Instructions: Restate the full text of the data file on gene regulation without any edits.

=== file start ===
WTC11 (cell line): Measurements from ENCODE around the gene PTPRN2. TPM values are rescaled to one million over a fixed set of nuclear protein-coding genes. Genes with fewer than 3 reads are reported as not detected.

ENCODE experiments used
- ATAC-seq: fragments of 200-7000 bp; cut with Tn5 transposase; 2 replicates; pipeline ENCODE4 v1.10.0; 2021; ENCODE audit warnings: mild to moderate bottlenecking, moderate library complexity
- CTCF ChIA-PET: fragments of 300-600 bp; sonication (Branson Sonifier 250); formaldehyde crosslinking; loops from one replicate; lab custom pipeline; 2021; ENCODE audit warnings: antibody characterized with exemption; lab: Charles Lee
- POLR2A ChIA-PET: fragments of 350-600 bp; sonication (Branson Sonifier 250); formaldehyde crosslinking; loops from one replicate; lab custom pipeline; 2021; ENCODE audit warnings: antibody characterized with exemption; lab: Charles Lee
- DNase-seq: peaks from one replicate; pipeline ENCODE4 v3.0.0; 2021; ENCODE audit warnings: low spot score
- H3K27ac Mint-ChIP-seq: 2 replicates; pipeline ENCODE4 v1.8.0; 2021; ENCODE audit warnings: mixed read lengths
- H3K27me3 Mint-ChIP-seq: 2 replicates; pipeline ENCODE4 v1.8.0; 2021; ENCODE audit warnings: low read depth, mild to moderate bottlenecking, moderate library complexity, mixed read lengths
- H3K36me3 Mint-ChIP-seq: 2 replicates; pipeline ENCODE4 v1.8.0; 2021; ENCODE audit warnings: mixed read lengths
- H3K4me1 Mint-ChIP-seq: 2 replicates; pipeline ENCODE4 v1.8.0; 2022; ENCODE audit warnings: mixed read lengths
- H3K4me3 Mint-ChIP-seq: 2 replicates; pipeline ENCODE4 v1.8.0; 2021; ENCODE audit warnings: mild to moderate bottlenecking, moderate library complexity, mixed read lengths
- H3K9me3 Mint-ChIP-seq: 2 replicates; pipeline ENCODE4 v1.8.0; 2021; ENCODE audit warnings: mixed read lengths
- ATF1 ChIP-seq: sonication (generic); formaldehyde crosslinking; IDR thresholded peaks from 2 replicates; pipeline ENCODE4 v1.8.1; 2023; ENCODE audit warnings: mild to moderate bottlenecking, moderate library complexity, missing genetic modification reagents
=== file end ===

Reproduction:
WTC11 (cell line): Measurements from ENCODE around the gene PTPRN2. TPM values are rescaled to one million over a fixed set of nuclear protein-coding genes. Genes with fewer than 3 reads are reported as not detected.

ENCODE experiments used
- ATAC-seq: fragments of 200-7000 bp; cut with Tn5 transposase; 2 replicates; pipeline ENCODE4 v1.10.0; 2021; ENCODE audit warnings: mild to moderate bottlenecking, moderate library complexity
- CTCF ChIA-PET: fragments of 300-600 bp; sonication (Branson Sonifier 250); formaldehyde crosslinking; loops from one replicate; lab custom pipeline; 2021; ENCODE audit warnings: antibody characterized with exemption; lab: Charles Lee
- POLR2A ChIA-PET: fragments of 350-600 bp; sonication (Branson Sonifier 250); formaldehyde crosslinking; loops from one replicate; lab custom pipeline; 2021; ENCODE audit warnings: antibody characterized with exemption; lab: Charles Lee
- DNase-seq: peaks from one replicate; pipeline ENCODE4 v3.0.0; 2021; ENCODE audit warnings: low spot score
- H3K27ac Mint-ChIP-seq: 2 replicates; pipeline ENCODE4 v1.8.0; 2021; ENCODE audit warnings: mixed read lengths
- H3K27me3 Mint-ChIP-seq: 2 replicates; pipeline ENCODE4 v1.8.0; 2021; ENCODE audit warnings: low read depth, mild to moderate bottlenecking, moderate library complexity, mixed read lengths
- H3K36me3 Mint-ChIP-seq: 2 replicates; pipeline ENCODE4 v1.8.0; 2021; ENCODE audit warnings: mixed read lengths
- H3K4me1 Mint-ChIP-seq: 2 replicates; pipeline ENCODE4 v1.8.0; 2022; ENCODE audit warnings: mixed read lengths
- H3K4me3 Mint-ChIP-seq: 2 replicates; pipeline ENCODE4 v1.8.0; 2021; ENCODE audit warnings: mild to moderate bottlenecking, moderate library complexity, mixed read lengths
- H3K9me3 Mint-ChIP-seq: 2 replicates; pipeline ENCODE4 v1.8.0; 2021; ENCODE audit warnings: mixed read lengths
- ATF1 ChIP-seq: sonication (generic); formaldehyde crosslinking; IDR thresholded peaks from 2 replicates; pipeline ENCODE4 v1.8.1; 2023; ENCODE audit warnings: mild to moderate bottlenecking, moderate library complexity, missing genetic modification reagents